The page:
Micheline Robinson from Paraparaumu Beach has been named as one of 52 finalists at the Waikato National Contemporary Art Awards.
Starting her career in Vancouver, Canada, following it through in the UK and now establishing herself in Paraparaumu Beach, Micheline has been a professional artist for 20 years.
"This is the first time I've entered this competition.
"I'm very happy, it's wonderful to get recognition that you're on the right path.
"Even if I don't win I'm over the moon to be one of the 52 selected in this country."
Taking a week to complete, using inks and acrylics on large paper, Loneliness is part of a larger series of works of the same name.
The series consists of several works inspired by life events in Micheline's life and questions the human need for connection and the psychological effects of its absence.
"This series developed as a result of witnessing loneliness in many forms in the last few years.
"Loneliness from the dementia and loneliness from loss of connection suffered by my grandmother, to a family member dealing with depression, to my own loneliness after a recent fracture and an earlier experience of empty nest.
"As I navigate through understanding and managing long-distance relationships as an expatriate and exploring what it means to be connected, I wanted to investigate the theme of loneliness, to give it a voice and perhaps open a dialogue."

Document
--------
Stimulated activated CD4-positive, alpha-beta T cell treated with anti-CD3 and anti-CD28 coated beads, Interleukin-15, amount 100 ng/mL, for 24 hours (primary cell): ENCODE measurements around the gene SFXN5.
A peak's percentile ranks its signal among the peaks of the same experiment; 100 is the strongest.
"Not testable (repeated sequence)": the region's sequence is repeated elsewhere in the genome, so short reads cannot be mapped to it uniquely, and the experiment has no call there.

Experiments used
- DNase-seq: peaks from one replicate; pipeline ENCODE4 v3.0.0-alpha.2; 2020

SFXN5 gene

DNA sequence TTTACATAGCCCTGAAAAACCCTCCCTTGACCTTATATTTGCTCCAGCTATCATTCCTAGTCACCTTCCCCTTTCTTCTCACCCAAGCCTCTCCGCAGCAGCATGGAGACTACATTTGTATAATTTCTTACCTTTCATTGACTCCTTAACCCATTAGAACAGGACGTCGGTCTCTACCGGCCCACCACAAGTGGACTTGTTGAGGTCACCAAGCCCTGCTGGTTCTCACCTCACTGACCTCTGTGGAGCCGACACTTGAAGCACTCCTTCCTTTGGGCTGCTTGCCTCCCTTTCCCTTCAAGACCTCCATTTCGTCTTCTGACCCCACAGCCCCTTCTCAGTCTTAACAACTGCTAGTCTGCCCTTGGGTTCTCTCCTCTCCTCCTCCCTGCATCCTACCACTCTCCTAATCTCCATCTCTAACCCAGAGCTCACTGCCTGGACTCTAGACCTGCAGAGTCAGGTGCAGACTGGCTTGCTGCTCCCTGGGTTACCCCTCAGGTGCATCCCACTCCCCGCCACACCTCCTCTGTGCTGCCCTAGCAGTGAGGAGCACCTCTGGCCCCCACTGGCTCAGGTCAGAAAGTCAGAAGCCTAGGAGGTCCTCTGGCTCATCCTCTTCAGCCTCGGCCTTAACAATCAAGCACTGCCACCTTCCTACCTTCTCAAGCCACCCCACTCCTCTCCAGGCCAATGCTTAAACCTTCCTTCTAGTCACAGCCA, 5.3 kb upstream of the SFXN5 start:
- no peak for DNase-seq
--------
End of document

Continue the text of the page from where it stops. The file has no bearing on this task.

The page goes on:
Micheline's work talks of the importance of deep connection that goes beyond being physically surrounded, "when we are going through something that is unique to us at that moment in time, feelings of loneliness can still be overbearing.
"This work depicts a light filled creature wandering in a void, unable to connect or even reflect its own light."
Making the finals of the Waikato National Contemporary Art Awards Micheline said, "I think it confirms that painting is not dead and that there is still room for the painted surface to be part of the contemporary dialogue.
"On a personal level, it's a wonderful validation that my efforts to go forth with painting have not been wasted."